Daedalus; Proceedings of the American Academy of Arts and Sciences Volume 30
This historic book may have numerous typos and missing text. Purchasers can usually download a free scanned copy of the original book (without typos) from the publisher. Not indexed. Not illustrated. 1895 edition. Excerpt: ...with a germinal disk 0.28 mm. in diameter, the lateral proliferations seem to have been entirely suppressed, and we have an overgrowth from only one region, the posterior, extending forward along the median line of the disk. The fate of the bridge seems to be, that its free anterior margin finally meets the true ectoderm of the disk; the structure then sinks down until it comes in contact with the underlying ectoderm, with which it finally fuses. At the same time the disk increases in area, this being largely due to a rearrangement of the cells of the disk in consequence of the addition received from the bridge. This method of increasing in size at this stage was first suggested to me by the fact that few nuclei are found in a karyokinetic condition. Accordingly, in the case of the two germinal disks represented by Figs. 5 and 6, Plate I., which correspond to the two stages of development in question, I counted the number of nuclei in each, as seen in sections, to determine the numerical relations of the cells. In the disk of Fig. 5 I found 1067 cells, in that of Fig. 6, 992; although embryos in their early development grow at very different rates, still the facts which these numbers present, together with the absence of nuclear figures, would seem to point to a simple rearrangement of existing cells as the principal factor in the increase in area of the germinal disk at this stage, rather than to an active multiplication of cells. The oldest embryos considered in this paper consist, then, of a blastodermic vesicle, composed of a continuous inner sac of entoderm closely surrounded by a layer of ectodermal cells, which in the germinal disk are thickened into a flat, ovate expanse, without primitive groove or streak, with no signs of any...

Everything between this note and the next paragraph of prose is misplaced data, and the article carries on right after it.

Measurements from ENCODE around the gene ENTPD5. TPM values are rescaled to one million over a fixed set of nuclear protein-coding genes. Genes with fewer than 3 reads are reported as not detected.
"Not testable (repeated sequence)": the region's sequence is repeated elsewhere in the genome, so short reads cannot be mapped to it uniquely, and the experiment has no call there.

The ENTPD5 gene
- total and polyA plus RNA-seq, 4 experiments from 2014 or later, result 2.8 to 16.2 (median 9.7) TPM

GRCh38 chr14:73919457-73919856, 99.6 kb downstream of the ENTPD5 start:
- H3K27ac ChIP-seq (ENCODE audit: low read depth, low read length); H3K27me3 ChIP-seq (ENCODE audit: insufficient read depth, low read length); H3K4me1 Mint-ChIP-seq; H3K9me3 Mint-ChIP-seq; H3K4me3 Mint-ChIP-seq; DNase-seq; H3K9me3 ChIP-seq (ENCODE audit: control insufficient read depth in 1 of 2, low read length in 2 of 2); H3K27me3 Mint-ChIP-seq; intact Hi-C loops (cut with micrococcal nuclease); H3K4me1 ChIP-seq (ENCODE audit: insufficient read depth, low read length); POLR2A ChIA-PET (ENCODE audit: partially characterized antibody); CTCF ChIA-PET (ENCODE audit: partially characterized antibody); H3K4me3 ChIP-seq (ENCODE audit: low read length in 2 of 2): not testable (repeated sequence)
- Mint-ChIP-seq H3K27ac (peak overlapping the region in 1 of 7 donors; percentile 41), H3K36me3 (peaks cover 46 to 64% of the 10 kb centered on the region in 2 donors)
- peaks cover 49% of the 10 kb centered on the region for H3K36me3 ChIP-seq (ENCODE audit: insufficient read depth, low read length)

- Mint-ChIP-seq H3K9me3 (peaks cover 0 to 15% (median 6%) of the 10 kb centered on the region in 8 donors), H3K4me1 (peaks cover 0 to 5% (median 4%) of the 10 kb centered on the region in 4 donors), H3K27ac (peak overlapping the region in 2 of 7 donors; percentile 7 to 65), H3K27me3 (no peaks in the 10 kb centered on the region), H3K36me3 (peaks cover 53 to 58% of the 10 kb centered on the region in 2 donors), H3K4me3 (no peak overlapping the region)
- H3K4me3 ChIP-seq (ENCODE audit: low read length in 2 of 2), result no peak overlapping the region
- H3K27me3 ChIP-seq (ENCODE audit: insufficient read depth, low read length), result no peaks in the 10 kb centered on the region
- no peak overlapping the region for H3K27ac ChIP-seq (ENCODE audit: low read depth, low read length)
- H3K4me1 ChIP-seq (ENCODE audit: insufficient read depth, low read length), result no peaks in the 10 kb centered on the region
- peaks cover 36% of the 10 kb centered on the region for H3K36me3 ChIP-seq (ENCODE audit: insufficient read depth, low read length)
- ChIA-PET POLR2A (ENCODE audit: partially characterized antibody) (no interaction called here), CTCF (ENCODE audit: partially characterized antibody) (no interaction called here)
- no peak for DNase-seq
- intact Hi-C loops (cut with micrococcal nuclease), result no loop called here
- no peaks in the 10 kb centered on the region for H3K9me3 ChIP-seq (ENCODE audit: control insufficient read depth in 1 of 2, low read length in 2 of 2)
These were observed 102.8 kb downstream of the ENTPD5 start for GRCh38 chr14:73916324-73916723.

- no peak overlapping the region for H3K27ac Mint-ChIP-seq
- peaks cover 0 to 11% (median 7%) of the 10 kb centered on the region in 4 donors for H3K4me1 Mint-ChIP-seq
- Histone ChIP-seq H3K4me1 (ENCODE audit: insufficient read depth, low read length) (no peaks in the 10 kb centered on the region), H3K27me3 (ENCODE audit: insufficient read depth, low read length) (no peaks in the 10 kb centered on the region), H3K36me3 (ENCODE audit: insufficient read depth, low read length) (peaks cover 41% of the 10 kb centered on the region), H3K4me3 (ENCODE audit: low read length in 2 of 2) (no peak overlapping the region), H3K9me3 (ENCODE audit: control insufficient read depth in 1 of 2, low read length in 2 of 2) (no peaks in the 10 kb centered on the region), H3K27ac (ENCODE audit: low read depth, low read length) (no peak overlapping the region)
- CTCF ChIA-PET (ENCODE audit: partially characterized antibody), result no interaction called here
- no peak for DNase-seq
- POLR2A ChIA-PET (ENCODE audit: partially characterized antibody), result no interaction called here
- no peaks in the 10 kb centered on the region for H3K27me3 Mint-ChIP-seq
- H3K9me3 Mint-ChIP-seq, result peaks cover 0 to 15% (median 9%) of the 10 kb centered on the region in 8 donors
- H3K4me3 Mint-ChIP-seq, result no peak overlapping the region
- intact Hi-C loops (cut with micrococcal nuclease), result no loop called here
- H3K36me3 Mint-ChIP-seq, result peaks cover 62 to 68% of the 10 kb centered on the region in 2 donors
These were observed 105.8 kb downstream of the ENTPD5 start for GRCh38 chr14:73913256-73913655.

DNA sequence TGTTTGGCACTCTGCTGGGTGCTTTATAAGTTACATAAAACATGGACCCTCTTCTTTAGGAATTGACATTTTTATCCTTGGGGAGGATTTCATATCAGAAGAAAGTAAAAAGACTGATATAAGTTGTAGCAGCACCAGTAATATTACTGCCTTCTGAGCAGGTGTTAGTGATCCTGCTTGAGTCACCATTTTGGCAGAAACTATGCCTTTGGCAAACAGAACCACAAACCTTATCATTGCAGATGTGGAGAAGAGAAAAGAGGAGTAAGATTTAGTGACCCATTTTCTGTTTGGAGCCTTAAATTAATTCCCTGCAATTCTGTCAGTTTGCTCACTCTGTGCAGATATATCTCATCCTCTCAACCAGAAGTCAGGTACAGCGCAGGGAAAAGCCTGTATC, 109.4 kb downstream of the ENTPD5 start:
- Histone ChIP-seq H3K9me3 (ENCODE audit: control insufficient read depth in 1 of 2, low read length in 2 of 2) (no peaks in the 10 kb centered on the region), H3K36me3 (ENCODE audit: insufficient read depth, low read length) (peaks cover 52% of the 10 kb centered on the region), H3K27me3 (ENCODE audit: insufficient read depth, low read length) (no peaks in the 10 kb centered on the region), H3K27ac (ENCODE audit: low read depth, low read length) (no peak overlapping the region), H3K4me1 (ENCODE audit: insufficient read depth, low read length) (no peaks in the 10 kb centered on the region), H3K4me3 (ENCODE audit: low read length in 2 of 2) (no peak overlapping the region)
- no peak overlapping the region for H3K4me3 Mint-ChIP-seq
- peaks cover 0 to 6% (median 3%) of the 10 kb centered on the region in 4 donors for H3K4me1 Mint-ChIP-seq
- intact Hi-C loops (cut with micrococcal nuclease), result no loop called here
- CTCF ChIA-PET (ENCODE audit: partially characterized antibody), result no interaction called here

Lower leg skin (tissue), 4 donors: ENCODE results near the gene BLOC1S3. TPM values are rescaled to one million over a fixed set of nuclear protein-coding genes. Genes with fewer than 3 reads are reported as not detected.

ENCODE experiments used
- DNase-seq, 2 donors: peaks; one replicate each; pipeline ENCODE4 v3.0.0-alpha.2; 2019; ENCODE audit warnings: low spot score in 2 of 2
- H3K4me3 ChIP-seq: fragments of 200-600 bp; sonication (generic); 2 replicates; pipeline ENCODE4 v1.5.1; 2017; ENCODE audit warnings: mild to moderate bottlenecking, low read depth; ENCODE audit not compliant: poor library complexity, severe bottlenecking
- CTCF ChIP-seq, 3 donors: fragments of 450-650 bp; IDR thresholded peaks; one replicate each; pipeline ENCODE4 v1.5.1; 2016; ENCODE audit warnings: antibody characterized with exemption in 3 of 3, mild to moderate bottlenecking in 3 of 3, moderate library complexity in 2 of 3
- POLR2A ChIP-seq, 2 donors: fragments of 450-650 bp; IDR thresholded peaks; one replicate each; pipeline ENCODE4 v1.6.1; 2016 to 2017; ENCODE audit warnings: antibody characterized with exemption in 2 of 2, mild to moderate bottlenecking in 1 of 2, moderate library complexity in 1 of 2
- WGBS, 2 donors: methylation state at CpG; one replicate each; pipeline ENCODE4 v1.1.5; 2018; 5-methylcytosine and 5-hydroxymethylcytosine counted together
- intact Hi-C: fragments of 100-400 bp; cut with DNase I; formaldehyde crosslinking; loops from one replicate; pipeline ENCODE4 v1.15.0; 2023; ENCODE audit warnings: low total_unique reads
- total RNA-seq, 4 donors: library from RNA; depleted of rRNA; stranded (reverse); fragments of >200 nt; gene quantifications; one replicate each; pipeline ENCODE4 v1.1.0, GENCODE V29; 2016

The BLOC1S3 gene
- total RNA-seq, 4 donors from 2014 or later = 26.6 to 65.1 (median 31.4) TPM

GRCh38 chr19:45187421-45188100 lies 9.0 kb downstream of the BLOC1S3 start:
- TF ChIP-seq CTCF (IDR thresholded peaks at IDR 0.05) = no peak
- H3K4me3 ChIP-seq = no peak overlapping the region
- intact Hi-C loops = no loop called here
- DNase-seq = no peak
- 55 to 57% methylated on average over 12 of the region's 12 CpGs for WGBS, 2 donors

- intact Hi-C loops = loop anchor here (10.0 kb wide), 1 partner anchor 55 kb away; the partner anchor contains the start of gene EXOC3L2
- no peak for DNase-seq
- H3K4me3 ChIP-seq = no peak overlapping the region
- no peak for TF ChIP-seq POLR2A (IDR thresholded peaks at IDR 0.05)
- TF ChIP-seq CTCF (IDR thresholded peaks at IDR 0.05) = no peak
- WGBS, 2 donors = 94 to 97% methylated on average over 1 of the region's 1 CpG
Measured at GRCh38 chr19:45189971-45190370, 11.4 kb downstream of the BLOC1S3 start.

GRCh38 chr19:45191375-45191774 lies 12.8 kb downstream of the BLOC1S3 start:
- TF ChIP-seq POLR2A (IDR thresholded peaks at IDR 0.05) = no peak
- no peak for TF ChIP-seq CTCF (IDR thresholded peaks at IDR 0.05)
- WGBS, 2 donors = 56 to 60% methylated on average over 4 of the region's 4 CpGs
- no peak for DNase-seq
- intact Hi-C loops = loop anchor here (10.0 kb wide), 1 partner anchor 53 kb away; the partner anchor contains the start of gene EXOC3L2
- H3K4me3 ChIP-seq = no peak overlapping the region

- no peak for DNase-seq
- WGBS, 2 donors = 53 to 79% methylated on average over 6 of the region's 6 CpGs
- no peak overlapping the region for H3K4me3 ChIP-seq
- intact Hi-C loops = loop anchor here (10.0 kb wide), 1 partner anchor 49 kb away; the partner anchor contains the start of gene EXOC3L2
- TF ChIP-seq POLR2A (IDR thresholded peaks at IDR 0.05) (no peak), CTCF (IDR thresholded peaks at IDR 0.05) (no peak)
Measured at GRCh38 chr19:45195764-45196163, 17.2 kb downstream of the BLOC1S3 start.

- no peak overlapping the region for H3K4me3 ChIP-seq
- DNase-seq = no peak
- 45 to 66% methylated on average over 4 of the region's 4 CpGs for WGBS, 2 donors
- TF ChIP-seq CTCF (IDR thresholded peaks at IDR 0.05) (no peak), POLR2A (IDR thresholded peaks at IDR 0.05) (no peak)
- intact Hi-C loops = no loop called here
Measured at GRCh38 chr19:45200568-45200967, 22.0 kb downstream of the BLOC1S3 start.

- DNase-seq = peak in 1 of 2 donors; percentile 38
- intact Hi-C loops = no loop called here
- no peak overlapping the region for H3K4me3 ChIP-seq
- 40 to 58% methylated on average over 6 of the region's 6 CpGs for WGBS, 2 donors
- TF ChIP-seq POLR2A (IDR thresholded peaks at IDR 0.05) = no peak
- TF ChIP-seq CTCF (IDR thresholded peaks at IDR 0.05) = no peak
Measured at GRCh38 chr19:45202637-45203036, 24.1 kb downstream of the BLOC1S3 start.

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- 13 Sep 2013
- United States
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